I cannot believe that its almost Purim
again. While Im beginning to give thought to my
6-month-old daughters first costume, I am also
thinking about Purim's many wonderful and inspiring
messages, which I feel are so relevant to our times.
While reading the Megillah, we recall the heavy
price that the Jewish People were forced to pay, and
still are, for living in the Diaspora. Its
the same old story. We also re-read the life-threatening
conflict between Haman and Mordechai and are commanded
to always remember what it was that Amalek did to us
("Zachor et asher asa lecha Amalek"
Deuteronomy 25:17). Fast forward a few hundred years,
change the scenery and voila only this time instead
of the Amelikites trying to annihilate the Jewish People,
it is Islamic Jihad under the pretence of freedom
fighting. Same old
A different type of message altogether, which is no
less significant, which stresses the importance of a
strong and unified Jewish People. The Mitzvah
of Mishloach Manot, the giving of food and drink
to one another on Purim, symbolizes the value
of mutual accountability (Kol Israel arevim zeh bzeh).
This is a practical and by all means an attainable act
which will, especially nowadays, help preserve the strength
of our people.
In January, I had the privilege of accompanying a 100
strong mission of students from the Jewish Theological
Seminary to Israel. From my standpoint, this mission
was one great big Mishloach Manot to the People
of Israel. The perfect weather, which greeted us at
the airport, served as a gentle hint for the warmth
that was in store for us over the next four days. Almost
everywhere we went, we were greeted with authentic Israeli
kindness from the falafel vendors in Yaffo who thanked
us for our business (and commented on how long it had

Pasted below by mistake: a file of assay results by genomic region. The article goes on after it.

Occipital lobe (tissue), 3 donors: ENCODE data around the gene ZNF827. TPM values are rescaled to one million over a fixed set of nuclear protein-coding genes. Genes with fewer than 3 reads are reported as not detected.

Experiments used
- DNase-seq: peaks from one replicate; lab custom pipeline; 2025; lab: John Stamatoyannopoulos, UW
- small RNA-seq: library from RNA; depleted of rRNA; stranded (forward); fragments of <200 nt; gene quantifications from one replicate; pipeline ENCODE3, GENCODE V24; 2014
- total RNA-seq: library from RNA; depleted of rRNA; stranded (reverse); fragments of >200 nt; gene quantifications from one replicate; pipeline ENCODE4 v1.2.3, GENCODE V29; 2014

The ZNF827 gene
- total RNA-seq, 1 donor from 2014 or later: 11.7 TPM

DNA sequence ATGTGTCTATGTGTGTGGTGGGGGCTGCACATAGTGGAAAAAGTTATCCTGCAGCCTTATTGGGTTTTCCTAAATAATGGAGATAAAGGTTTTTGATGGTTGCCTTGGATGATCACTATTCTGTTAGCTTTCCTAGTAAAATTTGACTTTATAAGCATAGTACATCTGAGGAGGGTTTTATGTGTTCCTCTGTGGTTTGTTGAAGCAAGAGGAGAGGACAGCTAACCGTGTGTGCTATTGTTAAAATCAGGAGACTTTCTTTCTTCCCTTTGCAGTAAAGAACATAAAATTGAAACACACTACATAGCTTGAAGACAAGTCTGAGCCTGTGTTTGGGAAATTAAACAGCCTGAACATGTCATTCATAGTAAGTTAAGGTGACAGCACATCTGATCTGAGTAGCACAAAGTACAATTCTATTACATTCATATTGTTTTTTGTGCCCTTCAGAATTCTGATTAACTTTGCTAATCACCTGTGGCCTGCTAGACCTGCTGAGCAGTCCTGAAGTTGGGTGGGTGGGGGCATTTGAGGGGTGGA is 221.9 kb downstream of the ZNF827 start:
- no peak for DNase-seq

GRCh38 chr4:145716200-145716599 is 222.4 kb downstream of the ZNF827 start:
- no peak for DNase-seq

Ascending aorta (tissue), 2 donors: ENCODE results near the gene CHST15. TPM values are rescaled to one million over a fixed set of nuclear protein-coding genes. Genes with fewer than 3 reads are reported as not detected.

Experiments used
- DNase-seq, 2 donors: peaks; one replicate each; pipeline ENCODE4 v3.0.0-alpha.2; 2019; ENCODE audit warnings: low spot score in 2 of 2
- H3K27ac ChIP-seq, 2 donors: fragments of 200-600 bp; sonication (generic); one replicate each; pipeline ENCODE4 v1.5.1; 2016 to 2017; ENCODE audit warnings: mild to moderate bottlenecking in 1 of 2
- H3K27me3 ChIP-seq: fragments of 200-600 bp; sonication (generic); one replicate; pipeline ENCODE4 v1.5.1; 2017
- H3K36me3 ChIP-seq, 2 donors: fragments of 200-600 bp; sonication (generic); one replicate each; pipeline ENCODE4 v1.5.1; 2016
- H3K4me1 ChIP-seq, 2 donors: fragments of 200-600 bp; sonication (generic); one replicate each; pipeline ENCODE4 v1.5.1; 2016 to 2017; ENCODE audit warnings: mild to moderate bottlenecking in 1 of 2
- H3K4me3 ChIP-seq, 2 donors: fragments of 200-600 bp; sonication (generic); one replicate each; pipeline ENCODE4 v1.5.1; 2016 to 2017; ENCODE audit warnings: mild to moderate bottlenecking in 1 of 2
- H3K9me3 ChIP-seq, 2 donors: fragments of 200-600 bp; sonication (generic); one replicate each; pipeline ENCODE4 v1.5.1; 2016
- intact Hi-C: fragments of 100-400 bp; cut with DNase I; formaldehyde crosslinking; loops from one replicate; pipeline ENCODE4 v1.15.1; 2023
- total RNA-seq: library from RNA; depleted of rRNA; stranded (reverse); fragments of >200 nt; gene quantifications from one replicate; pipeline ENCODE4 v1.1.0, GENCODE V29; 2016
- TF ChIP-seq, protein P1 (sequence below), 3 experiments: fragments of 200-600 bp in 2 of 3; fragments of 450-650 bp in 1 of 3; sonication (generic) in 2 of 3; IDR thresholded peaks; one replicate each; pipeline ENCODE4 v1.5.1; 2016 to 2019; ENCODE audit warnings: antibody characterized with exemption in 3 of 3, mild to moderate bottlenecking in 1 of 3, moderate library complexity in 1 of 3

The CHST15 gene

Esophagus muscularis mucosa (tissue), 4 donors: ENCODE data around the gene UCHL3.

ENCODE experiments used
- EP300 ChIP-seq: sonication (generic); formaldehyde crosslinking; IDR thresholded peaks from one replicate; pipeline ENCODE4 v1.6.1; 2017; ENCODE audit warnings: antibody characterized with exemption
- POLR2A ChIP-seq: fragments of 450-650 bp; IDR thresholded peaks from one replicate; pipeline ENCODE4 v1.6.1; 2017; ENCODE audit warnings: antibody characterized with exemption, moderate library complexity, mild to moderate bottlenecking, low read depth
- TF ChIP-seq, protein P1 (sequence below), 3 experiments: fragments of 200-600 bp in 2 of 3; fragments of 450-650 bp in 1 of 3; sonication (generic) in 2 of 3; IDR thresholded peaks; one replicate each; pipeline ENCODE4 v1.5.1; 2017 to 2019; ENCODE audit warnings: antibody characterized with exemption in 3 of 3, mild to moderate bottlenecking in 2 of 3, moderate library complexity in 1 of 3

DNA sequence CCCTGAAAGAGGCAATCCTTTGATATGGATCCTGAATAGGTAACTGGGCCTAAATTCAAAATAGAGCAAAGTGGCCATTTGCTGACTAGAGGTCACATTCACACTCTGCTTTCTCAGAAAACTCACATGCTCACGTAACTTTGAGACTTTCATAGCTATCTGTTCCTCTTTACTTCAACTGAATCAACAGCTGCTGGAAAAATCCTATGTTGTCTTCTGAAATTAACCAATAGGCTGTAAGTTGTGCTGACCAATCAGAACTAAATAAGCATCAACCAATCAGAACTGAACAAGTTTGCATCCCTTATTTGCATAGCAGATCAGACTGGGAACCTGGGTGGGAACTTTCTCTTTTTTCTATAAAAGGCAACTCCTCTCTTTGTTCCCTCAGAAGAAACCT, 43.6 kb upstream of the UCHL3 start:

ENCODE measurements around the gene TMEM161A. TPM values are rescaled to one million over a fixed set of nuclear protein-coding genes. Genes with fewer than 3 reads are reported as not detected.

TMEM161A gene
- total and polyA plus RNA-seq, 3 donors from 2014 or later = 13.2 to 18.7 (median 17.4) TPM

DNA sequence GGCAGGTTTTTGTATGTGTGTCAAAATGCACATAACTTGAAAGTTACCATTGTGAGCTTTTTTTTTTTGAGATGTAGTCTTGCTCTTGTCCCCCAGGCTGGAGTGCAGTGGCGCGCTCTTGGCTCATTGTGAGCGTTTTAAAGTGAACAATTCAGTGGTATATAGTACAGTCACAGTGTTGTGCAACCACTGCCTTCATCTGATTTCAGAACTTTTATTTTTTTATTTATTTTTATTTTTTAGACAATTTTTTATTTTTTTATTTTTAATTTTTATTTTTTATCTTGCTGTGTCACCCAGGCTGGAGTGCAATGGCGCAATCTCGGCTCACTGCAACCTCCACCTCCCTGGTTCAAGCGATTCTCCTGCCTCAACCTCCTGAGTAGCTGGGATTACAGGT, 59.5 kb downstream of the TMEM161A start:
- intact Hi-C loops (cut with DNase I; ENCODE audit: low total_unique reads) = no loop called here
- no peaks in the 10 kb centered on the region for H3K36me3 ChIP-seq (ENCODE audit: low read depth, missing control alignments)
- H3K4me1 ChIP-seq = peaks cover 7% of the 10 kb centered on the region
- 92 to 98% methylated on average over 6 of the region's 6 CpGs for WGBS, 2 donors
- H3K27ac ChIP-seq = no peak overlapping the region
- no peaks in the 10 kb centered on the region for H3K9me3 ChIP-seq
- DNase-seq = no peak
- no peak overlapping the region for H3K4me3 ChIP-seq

been since they heard someone order Shawarma
in broken Hebrew), to the representatives of the Ministry
of Tourism who thanked us for coming. We were even thanked
by two young women (both recent olot new
immigrants) who were grief stricken by Palestinian terrorism,
one who lost her mother and the other who was severely
wounded. They thanked us for making the trip all the
way to Jerusalem to hear their stories so that we may
retell them and bring forth their messages that despite
all thats happened to them, theres no place
in the world for them other than the State of Israel.
The group reciprocated by thanking them for hanging
tough, thanked the Ministry of Tourisms representatives
for doing their jobs and the falafel vendors
for not giving up.
The reason for giving Mishloach Manot to one
another in Purim is to preserve the unity and
wholeness of our People. This is done by physically
giving something of substance. The mission from the
JTS served as precisely that to let the People
who Dwells in Zion know that they are not alone by physically
being there with them; herein lies the actual giving.
What greater form of solidarity, unity and brother/sisterhood
can YOU offer during these difficult times than showing
up for a visit?
I believe that Esthers motivation and will-power
to assert herself in front of Ahashverosh and
expose the wickedness of Haman stemmed from the
strong sense of support she felt from all the Jews,
as she says to Mordechai "go
gather together all the Jews who are present in Shushan,
and fast for me
so I will go to the king though
it is against the law" (Esther, 4:16-17).
Today is no different with strong support of
all the Jews in the Diaspora and an unequivocal sense
of commitment and unity, Israel will remain strong.
Same old story.
One of the students on the mission, while in Jerusalem,
asked a border patrol policeman for directions. After
giving the directions, he thanked the student for coming
to Israel and helping lift the spirits of the country.
The student then replied "No,
thank YOU. You are the one who is doing whats
commendable. Im only doing what Im supposed
to". This sense of gratitude was at the
core of the entire mission. The group came away with
a deep sense of how crucial and essential are the mere
presence and determination of our brothers and sisters
Top of page |
Newsletter main page | Spring
2003 main page